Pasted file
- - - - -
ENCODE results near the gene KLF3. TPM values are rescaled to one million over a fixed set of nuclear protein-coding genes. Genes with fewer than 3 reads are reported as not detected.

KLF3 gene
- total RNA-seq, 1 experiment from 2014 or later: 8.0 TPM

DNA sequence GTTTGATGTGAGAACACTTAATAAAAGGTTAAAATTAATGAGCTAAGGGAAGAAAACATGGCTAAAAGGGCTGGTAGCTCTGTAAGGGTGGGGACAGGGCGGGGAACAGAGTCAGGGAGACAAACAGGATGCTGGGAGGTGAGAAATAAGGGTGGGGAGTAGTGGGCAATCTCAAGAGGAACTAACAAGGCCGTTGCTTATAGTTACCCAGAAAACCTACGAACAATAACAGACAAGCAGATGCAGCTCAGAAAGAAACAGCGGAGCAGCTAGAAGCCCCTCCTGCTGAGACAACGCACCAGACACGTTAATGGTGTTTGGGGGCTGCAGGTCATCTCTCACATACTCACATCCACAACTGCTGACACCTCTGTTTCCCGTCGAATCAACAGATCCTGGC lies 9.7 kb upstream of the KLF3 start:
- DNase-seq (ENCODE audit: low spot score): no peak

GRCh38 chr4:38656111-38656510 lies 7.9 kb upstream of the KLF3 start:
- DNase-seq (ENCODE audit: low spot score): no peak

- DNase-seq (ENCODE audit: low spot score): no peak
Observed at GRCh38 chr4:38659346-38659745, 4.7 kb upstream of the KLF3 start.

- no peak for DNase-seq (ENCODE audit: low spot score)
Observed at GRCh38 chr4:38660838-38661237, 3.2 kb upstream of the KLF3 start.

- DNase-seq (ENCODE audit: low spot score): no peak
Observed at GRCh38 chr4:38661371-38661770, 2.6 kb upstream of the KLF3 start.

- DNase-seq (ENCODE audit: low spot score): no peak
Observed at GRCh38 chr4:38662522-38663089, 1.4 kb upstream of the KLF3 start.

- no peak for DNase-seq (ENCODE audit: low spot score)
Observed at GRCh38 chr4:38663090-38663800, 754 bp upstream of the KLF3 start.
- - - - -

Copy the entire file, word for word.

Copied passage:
ENCODE results near the gene KLF3. TPM values are rescaled to one million over a fixed set of nuclear protein-coding genes. Genes with fewer than 3 reads are reported as not detected.

KLF3 gene
- total RNA-seq, 1 experiment from 2014 or later: 8.0 TPM

DNA sequence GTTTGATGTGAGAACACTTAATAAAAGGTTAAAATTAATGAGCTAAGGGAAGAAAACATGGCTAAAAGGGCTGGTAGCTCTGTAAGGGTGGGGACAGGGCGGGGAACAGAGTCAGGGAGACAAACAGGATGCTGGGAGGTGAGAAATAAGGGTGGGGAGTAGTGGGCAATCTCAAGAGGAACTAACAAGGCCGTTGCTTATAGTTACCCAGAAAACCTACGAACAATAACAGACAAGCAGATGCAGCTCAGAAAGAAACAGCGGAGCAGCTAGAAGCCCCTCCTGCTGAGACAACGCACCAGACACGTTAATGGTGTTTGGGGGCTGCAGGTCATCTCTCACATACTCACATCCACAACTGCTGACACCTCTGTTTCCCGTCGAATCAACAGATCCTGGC lies 9.7 kb upstream of the KLF3 start:
- DNase-seq (ENCODE audit: low spot score): no peak

GRCh38 chr4:38656111-38656510 lies 7.9 kb upstream of the KLF3 start:
- DNase-seq (ENCODE audit: low spot score): no peak

- DNase-seq (ENCODE audit: low spot score): no peak
Observed at GRCh38 chr4:38659346-38659745, 4.7 kb upstream of the KLF3 start.

- no peak for DNase-seq (ENCODE audit: low spot score)
Observed at GRCh38 chr4:38660838-38661237, 3.2 kb upstream of the KLF3 start.

- DNase-seq (ENCODE audit: low spot score): no peak
Observed at GRCh38 chr4:38661371-38661770, 2.6 kb upstream of the KLF3 start.

- DNase-seq (ENCODE audit: low spot score): no peak
Observed at GRCh38 chr4:38662522-38663089, 1.4 kb upstream of the KLF3 start.

- no peak for DNase-seq (ENCODE audit: low spot score)
Observed at GRCh38 chr4:38663090-38663800, 754 bp upstream of the KLF3 start.